P r o t o c o l s

The main purpose of the protocols developed within the context of Tapenade project is to describe precisely the different acquisition and processing strategies that can be used to generate the 3D point cloud of any artifact. They are written chronologically, from the photographic acquisition to the final result.

Even if the main principles of a photographic acquisition are constant from one kind of artifact to the next, the shooting conditions can change according to their morphology, the constraints due to their environment, the purpose of the mission, etc. That is why the following documents are classified by kind of artifact, so the user can easily and effectually carry out a photographic survey, concentrating on the subject he wants to model.

The main principles of a terrestrial photographic acquisition are:

. Analysis of the site context

The analysis of the site context relates to the lighting conditions and the presence of obstructions (obstacles, vegetation, moving objects, urban traffic, etc.). The former influences the shooting strategy and the exposure values, the latter is essential in order to perform multiple acquisitions and the select the correct camera focal length. The choice of focal lengths has a direct influence on the number of acquisitions and the resolution of the final point cloud.

. Camera calibration

To correctly survey and model a scene, it is essential to employ geometrically calibrated cameras. Although the developed algorithms and methodology can perform self-calibration (i.e. on-the-field camera calibration), it is always better to accurately calibrate the camera using a 3D object / scene (e.g. lab testfield or building’s corner) following the basic photogrammetric rules: a dozen of convergent images at different distances from the object, with orthogonal roll angles and covering the entire image format. Each objective and focal length employed in the field must be calibrated


This protocol is about the generation of façades orthophotographies from 3D point clouds, stemming from a photographic survey. It is based on the missions conducted to the Estoublon Castle (Fontvieille, France), to the Pharo Palace (Marseille) and to Fontains Church.

Indoor spaces

This protocol concerns the creation of 3D point clouds of indoor spaces, with the aim of generating 3D models and orthophotographies. It is based on three different survey series: Saint-Jean Church (Marseille), Imperial Church (Ajaccio) and Philippe le Bel Tour (Villeneuve-les-Avignon).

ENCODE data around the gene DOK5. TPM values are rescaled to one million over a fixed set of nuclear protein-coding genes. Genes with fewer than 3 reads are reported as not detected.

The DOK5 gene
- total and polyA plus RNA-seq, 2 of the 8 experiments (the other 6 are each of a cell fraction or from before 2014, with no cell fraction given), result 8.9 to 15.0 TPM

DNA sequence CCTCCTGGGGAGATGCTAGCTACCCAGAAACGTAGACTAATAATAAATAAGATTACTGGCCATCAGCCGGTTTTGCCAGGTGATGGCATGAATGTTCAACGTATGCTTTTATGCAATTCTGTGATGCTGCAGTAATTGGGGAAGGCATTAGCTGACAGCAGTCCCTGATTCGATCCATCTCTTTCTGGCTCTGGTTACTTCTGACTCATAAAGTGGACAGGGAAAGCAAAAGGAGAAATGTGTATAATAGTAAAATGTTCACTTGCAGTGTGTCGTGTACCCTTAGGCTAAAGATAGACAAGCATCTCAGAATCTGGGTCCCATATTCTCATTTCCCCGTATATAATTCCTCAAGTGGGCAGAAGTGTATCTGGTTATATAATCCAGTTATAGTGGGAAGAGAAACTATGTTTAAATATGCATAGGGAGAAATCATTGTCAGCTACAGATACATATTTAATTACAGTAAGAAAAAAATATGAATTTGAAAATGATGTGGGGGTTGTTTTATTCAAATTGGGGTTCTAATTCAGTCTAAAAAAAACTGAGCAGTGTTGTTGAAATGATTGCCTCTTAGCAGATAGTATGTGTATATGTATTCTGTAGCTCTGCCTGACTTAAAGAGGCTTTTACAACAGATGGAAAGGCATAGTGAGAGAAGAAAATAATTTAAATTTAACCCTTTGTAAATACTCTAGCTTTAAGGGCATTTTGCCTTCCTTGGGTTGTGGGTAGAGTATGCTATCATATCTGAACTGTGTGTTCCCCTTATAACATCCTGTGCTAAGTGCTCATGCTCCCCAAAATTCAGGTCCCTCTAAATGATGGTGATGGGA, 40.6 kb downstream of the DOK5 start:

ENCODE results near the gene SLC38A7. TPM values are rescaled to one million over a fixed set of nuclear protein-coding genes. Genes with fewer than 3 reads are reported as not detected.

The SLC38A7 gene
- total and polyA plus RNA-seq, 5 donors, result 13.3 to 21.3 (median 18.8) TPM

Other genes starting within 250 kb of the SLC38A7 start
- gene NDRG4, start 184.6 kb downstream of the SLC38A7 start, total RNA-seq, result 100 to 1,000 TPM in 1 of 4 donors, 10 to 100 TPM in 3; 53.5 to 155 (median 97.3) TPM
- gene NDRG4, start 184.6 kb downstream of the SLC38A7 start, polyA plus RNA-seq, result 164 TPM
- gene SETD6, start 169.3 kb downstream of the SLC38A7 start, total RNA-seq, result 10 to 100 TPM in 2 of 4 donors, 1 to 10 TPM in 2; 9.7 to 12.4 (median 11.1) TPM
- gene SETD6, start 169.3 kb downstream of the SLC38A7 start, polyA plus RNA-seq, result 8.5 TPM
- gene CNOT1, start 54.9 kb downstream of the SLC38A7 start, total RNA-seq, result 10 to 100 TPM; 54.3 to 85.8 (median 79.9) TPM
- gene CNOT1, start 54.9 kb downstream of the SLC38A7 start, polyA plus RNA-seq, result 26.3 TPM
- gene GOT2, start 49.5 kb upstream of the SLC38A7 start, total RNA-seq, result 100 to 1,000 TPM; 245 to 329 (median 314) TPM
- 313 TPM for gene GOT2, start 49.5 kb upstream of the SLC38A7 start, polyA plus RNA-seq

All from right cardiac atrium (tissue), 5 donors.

Architectural elements

This protocol describes the acquisition of architectural elements (columns, statues, etc.). It is based on the mission leaded from December 1st to 8 2010, to the Saint-Michel-de-Cuxa abbey (Codalet, France).                                        

Fig.1: an example of photos used for a self-calibration

Fig.2: paralllel images used for global orientation

Fig.3: multi-stereo images used for correlation

. Multi-stereo correlation for point cloud generation

In order to produce dense 3D point cloud of the surveyed scene, a master image for a certain area of interest must be generally selected. The master image is the central image of the multi-stereo configuration and it plays a central role in the image processing. Point clouds are generated according to the master image orientation and for each 3D point a RGB attribute is assigned.

master image

vertical stereo images

horizontal stereo image

Fig.4: principle of a multi-stereo acquisition

All the following documents were written as a synthesis of the observations made during different missions.

. Image acquisition and orientation

This phase aims to acquire all the images necessary for the 3D reconstruction of the surveyed scene. The overlap between the images should be around 80% in order to ensure adequate automatic detection of homologous points for the image orientation. The shooting configuration can be convergent, parallel or divergent. Convergent acquisitions ensure to image possible hidden details. If a detail is seen in at two images, then it can be reconstructed in 3D. It is also important to keep a reasonable base-to-depth (B/D) ratio: too small baselines guarantee more success of the automatic procedures but strongly decrease the accuracy of the final reconstruction. The number of images necessary for the entire survey depends essentially on the dimensions, shape and morphology of the studied scene and the employed focal length (for interiors fish-eye lenses are very appropriate).

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This protocol is about ceramic fragments. Because of their small size, the acquisition of these objects involves a lot of constraints during the shooting, that need to define a spefic acquisition method.

read more >>PR_elements.html